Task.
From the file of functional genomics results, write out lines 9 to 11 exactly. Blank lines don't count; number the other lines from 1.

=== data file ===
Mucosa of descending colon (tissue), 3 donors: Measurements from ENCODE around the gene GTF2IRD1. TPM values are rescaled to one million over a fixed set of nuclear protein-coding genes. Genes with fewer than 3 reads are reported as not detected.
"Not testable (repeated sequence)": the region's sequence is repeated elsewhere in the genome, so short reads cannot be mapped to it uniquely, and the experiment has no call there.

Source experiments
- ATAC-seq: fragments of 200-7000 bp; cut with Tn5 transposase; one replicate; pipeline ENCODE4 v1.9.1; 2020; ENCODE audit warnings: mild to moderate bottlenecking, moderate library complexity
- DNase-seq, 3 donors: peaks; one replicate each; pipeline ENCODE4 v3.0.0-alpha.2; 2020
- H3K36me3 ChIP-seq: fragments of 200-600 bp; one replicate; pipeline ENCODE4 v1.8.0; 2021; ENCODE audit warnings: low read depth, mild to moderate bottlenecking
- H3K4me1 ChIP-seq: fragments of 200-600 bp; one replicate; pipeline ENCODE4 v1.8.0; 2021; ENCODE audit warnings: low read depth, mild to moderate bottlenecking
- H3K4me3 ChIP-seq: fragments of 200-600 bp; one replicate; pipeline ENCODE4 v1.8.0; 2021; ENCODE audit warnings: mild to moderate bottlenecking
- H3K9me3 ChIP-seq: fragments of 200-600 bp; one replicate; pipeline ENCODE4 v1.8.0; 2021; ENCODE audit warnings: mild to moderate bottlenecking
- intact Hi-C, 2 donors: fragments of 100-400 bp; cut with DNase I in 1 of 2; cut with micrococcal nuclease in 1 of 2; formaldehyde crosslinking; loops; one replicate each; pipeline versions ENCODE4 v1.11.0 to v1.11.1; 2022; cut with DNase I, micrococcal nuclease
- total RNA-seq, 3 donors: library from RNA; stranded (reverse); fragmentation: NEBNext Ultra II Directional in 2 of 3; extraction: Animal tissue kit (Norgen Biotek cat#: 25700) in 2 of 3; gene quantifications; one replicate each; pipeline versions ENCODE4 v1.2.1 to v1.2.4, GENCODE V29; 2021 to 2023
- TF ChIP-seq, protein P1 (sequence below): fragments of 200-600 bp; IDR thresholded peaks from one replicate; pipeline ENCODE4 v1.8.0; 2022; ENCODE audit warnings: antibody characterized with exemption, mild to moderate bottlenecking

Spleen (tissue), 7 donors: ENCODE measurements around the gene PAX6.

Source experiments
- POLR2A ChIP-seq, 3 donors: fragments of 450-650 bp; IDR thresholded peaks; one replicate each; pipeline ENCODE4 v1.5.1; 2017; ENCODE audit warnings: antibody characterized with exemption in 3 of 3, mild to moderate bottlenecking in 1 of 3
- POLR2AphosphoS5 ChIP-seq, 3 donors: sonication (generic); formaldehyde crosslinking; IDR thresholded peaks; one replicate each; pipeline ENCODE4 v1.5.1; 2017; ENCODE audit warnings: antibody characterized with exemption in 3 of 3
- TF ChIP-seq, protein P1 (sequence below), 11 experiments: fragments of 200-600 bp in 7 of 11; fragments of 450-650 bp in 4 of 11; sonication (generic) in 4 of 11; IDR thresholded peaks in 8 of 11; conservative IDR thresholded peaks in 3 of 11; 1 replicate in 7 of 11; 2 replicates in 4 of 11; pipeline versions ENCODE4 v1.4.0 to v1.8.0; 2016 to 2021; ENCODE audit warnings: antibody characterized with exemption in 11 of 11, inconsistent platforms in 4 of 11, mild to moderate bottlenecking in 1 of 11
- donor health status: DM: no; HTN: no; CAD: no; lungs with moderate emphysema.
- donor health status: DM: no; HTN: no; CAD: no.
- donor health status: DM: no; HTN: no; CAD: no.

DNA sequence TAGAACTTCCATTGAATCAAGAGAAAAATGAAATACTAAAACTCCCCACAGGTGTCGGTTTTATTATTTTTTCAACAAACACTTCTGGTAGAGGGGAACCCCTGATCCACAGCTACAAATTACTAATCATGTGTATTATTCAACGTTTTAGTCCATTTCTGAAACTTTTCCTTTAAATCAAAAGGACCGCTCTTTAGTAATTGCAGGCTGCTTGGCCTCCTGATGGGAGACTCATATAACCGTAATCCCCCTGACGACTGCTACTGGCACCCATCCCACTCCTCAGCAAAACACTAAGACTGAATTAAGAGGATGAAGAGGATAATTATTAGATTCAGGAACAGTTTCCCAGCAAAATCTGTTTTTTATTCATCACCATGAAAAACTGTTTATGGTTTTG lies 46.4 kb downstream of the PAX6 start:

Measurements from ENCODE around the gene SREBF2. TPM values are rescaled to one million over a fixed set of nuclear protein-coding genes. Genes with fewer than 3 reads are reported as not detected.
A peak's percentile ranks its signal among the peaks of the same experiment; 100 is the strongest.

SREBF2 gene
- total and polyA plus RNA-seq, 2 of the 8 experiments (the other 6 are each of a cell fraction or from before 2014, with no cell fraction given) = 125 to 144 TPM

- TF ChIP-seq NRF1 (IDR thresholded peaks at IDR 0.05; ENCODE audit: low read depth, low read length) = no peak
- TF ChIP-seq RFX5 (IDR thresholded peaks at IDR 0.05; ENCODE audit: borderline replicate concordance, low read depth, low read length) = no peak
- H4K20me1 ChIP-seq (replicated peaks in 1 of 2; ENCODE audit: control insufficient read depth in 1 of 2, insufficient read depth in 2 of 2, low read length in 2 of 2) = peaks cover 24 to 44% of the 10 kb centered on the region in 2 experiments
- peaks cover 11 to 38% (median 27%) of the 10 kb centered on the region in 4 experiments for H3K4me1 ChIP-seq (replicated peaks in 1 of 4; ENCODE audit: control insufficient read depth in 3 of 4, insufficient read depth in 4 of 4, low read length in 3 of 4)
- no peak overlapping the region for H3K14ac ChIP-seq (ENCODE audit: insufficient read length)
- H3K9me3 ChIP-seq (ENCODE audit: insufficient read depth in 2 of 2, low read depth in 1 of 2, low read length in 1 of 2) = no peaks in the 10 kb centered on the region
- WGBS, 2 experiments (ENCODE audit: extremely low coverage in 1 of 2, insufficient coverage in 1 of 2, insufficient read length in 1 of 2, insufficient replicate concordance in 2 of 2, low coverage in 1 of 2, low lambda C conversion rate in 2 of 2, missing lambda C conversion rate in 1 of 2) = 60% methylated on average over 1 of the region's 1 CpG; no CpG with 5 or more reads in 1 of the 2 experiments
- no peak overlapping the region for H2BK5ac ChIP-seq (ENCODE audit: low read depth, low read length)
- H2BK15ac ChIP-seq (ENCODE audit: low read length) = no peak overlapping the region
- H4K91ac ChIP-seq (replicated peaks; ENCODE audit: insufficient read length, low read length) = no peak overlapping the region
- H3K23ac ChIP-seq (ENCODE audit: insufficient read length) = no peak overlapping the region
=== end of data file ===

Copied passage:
- H3K9me3 ChIP-seq: fragments of 200-600 bp; one replicate; pipeline ENCODE4 v1.8.0; 2021; ENCODE audit warnings: mild to moderate bottlenecking
- intact Hi-C, 2 donors: fragments of 100-400 bp; cut with DNase I in 1 of 2; cut with micrococcal nuclease in 1 of 2; formaldehyde crosslinking; loops; one replicate each; pipeline versions ENCODE4 v1.11.0 to v1.11.1; 2022; cut with DNase I, micrococcal nuclease
- total RNA-seq, 3 donors: library from RNA; stranded (reverse); fragmentation: NEBNext Ultra II Directional in 2 of 3; extraction: Animal tissue kit (Norgen Biotek cat#: 25700) in 2 of 3; gene quantifications; one replicate each; pipeline versions ENCODE4 v1.2.1 to v1.2.4, GENCODE V29; 2021 to 2023